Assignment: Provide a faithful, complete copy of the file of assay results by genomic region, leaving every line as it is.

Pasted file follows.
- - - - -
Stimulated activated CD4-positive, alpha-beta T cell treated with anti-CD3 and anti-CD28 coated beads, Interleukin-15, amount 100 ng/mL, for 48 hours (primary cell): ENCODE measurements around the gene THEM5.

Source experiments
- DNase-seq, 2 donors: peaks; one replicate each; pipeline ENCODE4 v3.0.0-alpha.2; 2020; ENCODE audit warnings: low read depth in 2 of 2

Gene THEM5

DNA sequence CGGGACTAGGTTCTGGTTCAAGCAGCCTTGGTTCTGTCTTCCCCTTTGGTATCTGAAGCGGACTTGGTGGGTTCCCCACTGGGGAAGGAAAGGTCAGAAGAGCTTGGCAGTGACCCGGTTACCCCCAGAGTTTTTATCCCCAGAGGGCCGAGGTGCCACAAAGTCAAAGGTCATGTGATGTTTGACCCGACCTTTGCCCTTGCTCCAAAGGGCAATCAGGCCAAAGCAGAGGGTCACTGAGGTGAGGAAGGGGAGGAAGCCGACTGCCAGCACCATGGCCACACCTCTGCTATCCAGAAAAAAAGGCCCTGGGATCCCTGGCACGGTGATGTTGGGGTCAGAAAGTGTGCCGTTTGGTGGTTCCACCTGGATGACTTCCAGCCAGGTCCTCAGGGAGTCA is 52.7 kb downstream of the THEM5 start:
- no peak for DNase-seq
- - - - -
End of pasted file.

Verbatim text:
Stimulated activated CD4-positive, alpha-beta T cell treated with anti-CD3 and anti-CD28 coated beads, Interleukin-15, amount 100 ng/mL, for 48 hours (primary cell): ENCODE measurements around the gene THEM5.

Source experiments
- DNase-seq, 2 donors: peaks; one replicate each; pipeline ENCODE4 v3.0.0-alpha.2; 2020; ENCODE audit warnings: low read depth in 2 of 2

Gene THEM5

DNA sequence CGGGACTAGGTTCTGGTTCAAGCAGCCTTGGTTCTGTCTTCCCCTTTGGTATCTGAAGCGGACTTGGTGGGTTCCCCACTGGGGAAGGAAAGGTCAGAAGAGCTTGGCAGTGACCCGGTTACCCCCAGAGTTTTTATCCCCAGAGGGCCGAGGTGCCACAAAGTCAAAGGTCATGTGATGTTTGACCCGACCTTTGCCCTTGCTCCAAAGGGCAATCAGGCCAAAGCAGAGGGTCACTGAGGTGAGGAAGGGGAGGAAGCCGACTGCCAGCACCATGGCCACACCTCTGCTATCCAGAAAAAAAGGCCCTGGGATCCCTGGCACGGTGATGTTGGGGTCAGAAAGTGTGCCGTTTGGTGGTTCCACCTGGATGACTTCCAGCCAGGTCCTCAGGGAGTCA is 52.7 kb downstream of the THEM5 start:
- no peak for DNase-seq